Thus, hesed as kindness and mercy seems directly related to truth/justice/righteousness, because if the covenant is inherently chivalrous, then compassion follows as the night the day. Such mercy and compassion is the opposite of Nietzsche’s ‘Superman’ sneering at those less strong, or less gifted, or less favoured [less fortunate], than himself. A lack of hesed would mark a people as inherently cruel [uncaring, unkind].

Capitalism, for example, encourages the absence of hesed among people. Instead of feeling people as brothers/sisters with whom one is inherently connected, and to whom one is committed in ties of loyalty and filial love, and with whom woes and happiness are shared, we start to see ourselves as better, and others as worse, so we deserve our good fortune and they deserve their bad fortune. Solidarity among humans disappears. Many prophets blast Israel on this break down of the social, or inter-human, aspect of the failure to follow hesed. What would Amos, Hosea, Isaiah, say about modern America, with the widest gap between rich and poor, ever increasing?

Hosea, 4, 1= “..Yahweh has a controversy with the inhabitants of the land, because there is no truth, nor mercy, nor knowledge of God, in the land.”


Also stressed in the Hasidic account is that hesed means to love God so completely — so passionately — that a person will never forsake God’s service for any reason. And what does it mean to serve God, because of hesed? It includes, the commentary says, such things as the nurturing of a child; visiting and healing the sick; giving charity to the poor; offering hospitality to the stranger; attending to the dead; making peace between a man and his fellow; providing for a bride so she can marry; taking care of the most vulnerable in society, the widow and the orphan. Much of Yahweh’s pulverising anger against Israel is not punishment for transgressions of instructions, rules, regulations, ‘laws’; it is anger over the failure of the covenantal hesed.

God remains true to hesed, but human beings prove false to hesed; this is a malaise not of Disobeying the Big Boss in the Sky, but of the heart. It is a human failure of passion. And this ‘heart failure’ is the weightier matter at the core of all ethics; and all the many lesser laws of Judaism flow from it, for without it these various ‘instructions’ are like ‘straining out a gnat but admitting a camel.’ Service of God means ‘doing’ kindness and mercy, ‘doing’ chivalry; doing hesed.


The account continues. Hesed contributes to tikkun olam= ‘repairing the world.’ Hesed is part of redemption. Its loving Action redeems the world, it does not give up on it.

This is crucial because though God slams Israel for breaking the covenant, and betraying hesed, the hesed also binds God. God cannot escape his own promise, his own commitment, and this vow of God to Israel, and through them to the whole world process, is to never give up on them. Though hesed is a paradox uniting kindness and mercy with the sharpest and toughest demand for truth of heart in action, and thus righteousness and justice in human inter-action, never the less God cannot abandon those to whom he is promised/vowed/committed, and that means, however frail they become in abandoning the human heart, God’s heart must ‘suffer’ that and bring them through, to a redeemed heart where they can, indeed, reciprocate God’s love by loving God and loving neighbour, and even as Yeshua says, loving the enemy [this is the Cross, the final apotheosis of hesed].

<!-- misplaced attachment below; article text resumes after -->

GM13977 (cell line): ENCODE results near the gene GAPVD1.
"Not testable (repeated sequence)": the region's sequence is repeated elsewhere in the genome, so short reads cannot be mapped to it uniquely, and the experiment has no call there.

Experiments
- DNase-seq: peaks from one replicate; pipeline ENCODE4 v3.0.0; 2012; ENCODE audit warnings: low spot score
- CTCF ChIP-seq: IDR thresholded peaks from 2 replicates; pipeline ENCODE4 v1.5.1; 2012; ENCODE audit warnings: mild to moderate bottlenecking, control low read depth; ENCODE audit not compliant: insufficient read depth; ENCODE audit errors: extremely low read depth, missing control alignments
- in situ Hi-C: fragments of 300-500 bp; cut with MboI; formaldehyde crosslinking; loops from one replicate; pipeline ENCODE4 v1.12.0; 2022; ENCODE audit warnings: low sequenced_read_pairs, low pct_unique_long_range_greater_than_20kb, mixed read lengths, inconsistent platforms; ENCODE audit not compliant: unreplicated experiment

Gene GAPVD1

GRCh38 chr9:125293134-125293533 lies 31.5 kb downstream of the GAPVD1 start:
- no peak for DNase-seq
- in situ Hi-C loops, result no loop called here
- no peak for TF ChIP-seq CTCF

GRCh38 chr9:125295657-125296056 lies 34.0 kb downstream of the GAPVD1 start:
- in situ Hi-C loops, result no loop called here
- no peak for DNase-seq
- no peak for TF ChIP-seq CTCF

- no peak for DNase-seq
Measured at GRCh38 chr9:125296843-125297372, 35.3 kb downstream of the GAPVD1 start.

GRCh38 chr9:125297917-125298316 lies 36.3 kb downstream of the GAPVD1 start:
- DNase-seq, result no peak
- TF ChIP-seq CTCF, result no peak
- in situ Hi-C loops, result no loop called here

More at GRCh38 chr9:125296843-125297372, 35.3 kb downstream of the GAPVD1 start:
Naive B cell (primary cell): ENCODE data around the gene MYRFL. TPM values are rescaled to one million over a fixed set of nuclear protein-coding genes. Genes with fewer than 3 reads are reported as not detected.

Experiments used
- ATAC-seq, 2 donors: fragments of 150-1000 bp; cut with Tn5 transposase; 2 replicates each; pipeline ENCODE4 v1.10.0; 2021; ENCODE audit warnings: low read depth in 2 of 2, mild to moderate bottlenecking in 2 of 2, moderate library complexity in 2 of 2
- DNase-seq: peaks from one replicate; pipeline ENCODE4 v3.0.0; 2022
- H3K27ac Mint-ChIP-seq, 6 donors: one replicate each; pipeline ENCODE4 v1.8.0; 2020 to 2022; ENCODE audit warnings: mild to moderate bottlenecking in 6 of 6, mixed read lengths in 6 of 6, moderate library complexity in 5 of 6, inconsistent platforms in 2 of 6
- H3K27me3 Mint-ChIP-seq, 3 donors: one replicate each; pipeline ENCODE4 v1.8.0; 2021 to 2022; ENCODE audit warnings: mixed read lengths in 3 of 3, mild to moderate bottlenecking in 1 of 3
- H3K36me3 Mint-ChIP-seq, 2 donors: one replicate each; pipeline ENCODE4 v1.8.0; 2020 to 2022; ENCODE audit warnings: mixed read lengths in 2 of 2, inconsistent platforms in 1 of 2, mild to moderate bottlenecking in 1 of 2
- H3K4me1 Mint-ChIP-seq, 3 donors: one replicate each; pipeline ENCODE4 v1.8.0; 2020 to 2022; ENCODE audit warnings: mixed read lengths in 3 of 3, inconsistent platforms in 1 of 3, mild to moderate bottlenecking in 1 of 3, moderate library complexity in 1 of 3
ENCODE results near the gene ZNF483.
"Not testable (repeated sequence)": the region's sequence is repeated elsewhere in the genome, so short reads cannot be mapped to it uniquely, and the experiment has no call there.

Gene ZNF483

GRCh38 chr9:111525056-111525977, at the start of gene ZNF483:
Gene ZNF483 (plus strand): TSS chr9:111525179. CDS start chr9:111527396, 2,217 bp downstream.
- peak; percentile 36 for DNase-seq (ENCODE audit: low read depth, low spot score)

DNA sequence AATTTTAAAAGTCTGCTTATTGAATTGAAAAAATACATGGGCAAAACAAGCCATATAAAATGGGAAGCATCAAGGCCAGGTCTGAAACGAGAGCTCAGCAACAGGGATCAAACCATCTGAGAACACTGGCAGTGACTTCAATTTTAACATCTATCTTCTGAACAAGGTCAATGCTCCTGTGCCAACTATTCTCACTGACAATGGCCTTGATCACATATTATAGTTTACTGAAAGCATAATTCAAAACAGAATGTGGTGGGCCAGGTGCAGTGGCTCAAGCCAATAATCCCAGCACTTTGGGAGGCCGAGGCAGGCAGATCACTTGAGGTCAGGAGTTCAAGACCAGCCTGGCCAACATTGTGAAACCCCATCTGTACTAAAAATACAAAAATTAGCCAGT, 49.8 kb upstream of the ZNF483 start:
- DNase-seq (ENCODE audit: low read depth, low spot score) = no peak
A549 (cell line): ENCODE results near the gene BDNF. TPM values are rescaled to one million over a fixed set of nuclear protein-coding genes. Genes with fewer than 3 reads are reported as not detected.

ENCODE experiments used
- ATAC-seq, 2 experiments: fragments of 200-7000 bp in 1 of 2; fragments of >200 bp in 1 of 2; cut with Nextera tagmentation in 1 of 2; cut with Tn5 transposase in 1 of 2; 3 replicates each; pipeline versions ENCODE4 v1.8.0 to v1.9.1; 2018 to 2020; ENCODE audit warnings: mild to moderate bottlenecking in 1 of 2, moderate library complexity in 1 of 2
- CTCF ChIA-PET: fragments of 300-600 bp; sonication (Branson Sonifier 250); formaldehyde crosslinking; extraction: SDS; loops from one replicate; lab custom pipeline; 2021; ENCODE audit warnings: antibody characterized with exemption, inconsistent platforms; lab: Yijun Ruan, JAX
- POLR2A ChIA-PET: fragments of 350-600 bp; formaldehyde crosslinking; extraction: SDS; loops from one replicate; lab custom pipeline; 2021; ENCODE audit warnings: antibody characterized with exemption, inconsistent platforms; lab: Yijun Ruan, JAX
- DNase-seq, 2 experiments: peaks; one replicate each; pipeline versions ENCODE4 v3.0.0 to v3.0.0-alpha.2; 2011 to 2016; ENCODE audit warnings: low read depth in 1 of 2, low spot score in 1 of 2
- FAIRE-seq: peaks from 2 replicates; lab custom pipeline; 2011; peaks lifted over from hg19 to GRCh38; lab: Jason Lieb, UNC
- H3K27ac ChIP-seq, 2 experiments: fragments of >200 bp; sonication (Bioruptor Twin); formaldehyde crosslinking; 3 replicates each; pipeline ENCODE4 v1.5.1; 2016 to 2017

So, hesed is love, but love as action. ‘Love as action’= passion. Loving action that contributes to the repairing of the world, the redeeming of the human venture, is passion at its most extreme.

Somewhere it says in Jewish tradition, ‘compassion is rooted in the hearts of the righteous.’ This shows that righteousness was always inspired by hesed, not by law and rules and regulations; it shows that righteousness itself is, from the first, chivalrous, and thus moving toward redemption. Righteousness points to, and is resolved by, redemption. Therefore righteousness has nothing to do with the error of fundamentalist Christians or Jews, that uses the ‘reward and punishment scenario’ as the ultimate threat to the human heart= “do as God commands, or go to hell”. So= “If you obey, heaven, if you disobey, hell; and heaven and hell are eternal.”

The fundamentalist reading of the Jewish Bible could not be more in error, more dark, more a projection of human fear and human hate [wanting there to be winners and losers, in the ultimate].

God does indeed punish not moral transgression, but betrayal of hesed. Yet as he says, such wrath is for a season only, the Holy One does not destroy; the ‘anger for truth’ — as the Christian Greeks called it — does not destroy but Daemonically calls a person back to the truth of heart in action, the lightning burns up folly but aims to restore the [deceived] betrayer to the heart. There will be a final resolution= a final restoration of human heart and the world it ‘rules’ [this is the king]. The heart is the king who is righteous, thus fights for truth against the lie, but this king, filled with hesed in serving God, is ultimately one who is given, even sacrificed [as in the 4 Slave Songs of Isaiah], for the redeeming of the entire world.

Since chivalry, compassion, kindness and mercy, already ‘tempered’ the heart seeking truth, justice, righteousness, so ‘repairing what is broken’ – not judging it as non-repairable and ultimately doomed – is the final destination of the upright heart. The steadfast and faithful heart is vowed to this destination, and cannot stop half way with approving those who stand up in the heart and damning those who fall down in the heart. Everyone falls down.. Who is righteous, in the full sense, except God?